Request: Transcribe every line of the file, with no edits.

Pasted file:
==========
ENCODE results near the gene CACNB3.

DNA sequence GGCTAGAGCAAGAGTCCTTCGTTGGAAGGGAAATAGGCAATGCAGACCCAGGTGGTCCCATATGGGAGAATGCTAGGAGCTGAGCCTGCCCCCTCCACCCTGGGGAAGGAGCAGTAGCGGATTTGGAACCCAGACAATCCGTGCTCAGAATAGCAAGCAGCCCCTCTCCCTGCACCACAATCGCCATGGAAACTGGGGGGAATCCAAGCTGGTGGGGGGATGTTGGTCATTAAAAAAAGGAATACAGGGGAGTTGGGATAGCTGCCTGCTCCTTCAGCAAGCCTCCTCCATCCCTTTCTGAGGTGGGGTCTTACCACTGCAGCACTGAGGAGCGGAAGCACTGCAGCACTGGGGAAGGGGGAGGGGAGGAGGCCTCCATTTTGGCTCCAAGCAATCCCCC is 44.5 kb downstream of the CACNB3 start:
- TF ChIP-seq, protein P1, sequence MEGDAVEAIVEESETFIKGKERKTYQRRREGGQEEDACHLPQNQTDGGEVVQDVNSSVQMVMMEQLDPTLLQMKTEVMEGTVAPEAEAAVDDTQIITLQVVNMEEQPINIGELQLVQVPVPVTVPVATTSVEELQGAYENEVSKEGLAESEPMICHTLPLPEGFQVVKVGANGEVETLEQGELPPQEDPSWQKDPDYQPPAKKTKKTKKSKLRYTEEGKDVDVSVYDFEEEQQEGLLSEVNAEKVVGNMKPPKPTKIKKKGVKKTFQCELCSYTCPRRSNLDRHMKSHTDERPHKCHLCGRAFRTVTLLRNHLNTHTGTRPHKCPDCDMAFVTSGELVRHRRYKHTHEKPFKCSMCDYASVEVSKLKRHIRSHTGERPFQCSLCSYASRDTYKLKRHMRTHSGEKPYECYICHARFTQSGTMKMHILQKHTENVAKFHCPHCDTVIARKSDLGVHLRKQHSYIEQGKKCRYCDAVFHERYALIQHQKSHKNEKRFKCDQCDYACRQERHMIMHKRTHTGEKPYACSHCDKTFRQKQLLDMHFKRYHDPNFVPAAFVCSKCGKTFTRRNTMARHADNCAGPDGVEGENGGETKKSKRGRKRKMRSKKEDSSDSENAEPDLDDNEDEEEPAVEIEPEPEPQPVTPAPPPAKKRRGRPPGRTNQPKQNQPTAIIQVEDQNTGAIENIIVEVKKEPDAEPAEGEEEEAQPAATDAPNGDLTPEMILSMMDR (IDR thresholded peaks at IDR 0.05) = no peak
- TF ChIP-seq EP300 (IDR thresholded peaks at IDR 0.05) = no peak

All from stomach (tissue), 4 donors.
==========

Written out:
ENCODE results near the gene CACNB3.

DNA sequence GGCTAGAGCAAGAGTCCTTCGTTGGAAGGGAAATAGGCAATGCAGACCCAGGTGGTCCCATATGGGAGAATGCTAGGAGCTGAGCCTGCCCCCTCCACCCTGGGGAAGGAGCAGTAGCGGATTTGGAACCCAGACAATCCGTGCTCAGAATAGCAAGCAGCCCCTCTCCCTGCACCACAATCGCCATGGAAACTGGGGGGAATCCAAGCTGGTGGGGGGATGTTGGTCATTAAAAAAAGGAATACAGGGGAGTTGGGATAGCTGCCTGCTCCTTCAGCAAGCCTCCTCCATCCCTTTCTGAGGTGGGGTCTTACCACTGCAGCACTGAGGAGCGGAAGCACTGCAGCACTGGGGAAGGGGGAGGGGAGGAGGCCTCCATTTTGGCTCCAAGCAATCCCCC is 44.5 kb downstream of the CACNB3 start:
- TF ChIP-seq, protein P1, sequence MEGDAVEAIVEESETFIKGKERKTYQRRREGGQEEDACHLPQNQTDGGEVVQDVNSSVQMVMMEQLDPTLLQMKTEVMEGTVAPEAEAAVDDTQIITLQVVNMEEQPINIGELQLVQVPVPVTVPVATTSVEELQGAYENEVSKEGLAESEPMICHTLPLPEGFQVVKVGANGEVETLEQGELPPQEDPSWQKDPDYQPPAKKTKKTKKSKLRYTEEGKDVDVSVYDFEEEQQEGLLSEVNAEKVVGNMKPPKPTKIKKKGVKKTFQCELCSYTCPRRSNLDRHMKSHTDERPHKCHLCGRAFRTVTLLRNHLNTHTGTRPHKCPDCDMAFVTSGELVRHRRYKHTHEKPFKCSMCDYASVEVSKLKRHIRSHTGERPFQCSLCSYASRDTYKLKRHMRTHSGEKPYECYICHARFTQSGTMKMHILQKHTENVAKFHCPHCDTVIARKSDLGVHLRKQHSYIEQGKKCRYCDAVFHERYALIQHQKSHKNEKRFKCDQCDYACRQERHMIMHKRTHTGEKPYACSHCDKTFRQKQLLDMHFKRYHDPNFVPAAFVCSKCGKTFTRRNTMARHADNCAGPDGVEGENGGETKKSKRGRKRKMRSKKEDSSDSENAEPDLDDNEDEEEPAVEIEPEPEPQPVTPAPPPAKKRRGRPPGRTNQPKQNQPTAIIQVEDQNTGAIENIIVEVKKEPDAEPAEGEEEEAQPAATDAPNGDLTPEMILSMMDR (IDR thresholded peaks at IDR 0.05) = no peak
- TF ChIP-seq EP300 (IDR thresholded peaks at IDR 0.05) = no peak

All from stomach (tissue), 4 donors.